Shortage of GPs could undermine expansion of free GP care - ESRI

Plans to expand free GP care to a further 400,000 people were announced as part of Budget 2023
Shortage of GPs could undermine expansion of free GP care - ESRI

Muireann Duffy

A lack of General Practitioners could hinder efforts to expand free GP care to all, according to findings from the Economic & Social Research Institute (ESRI).

The study found that providing free GP access to all citizens in 2026 would cost the State between €381 million and €881 million.

Currently, free GP care is offered to young children and medical card holders. Plans to offer free GP care to an additional 400,000 people were announced as part of Budget 2023, coverings all six and seven-year-olds and those on or below the 'median income level'.

The research, funded by the Department of Health, examined the cost associated with extending free GP care to all people on an incremental basis over a three-year period (2023-2026) using either an age-based or income-based approach.

The ESRI found that an age-based approach would cost between €462 million and €881 million, while an income-based approach would cost around €381 million-€881 million.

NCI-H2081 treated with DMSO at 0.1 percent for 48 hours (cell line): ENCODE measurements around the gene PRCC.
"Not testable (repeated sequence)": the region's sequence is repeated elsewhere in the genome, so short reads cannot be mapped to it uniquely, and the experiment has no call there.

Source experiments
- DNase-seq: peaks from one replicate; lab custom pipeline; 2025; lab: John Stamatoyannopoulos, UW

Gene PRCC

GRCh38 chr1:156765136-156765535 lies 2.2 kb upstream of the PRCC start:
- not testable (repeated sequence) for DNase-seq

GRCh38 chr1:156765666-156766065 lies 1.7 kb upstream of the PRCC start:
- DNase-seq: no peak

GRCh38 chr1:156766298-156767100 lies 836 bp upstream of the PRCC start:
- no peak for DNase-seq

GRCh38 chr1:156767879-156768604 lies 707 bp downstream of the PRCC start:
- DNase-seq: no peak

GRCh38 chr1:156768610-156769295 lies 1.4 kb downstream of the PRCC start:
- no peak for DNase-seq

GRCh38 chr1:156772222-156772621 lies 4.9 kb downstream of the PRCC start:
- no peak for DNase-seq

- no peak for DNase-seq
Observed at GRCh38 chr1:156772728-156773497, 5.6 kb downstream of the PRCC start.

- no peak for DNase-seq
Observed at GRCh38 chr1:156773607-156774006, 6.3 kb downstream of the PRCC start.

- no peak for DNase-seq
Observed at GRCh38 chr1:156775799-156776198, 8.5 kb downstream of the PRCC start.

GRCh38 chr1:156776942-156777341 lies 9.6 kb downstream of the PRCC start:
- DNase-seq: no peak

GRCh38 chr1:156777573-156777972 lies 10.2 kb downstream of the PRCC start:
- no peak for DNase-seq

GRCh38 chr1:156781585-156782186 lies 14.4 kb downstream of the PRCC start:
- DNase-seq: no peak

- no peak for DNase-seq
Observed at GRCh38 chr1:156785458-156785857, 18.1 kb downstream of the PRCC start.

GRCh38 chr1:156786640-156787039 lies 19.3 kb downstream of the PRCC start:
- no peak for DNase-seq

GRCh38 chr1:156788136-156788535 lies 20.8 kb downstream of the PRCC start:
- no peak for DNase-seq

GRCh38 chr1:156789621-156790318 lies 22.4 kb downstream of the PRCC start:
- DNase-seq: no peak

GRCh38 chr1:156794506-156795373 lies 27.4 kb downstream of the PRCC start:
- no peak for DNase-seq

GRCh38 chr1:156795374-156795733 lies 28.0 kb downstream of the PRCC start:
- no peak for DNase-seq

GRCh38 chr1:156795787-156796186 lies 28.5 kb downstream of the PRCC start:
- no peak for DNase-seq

The institute noted that the higher end of each cost bracket was associated with high take-up rates and higher payment rates for GPs.

If free GP care were to be extended to all citizens in 2026, the ESRI estimated it would lead to an extra 1.9 million-2.3 million consultations, reducing out-of-pocket expenditure on GP services from €467 million to €95 million (following the age-based approach).

While the move would align with the Government's Sláintecare objectives, extensive work would also need to be done to recruit and train more GPs in order to meet the additional demand on GP services.

The report's lead author, Dr Sheelah Connolly warned: "There may not be a sufficient number of GPs available to deliver the additional visits associated with the ageing and growing population, as well as an increase in the number of people eligible for free GP care in the coming years.

"If there are not sufficient GPs to meet the additional demand for their services, then, while financial barriers to access may be removed, other barriers including long waits or no availability could hinder access, thereby undermining the universality of the system."

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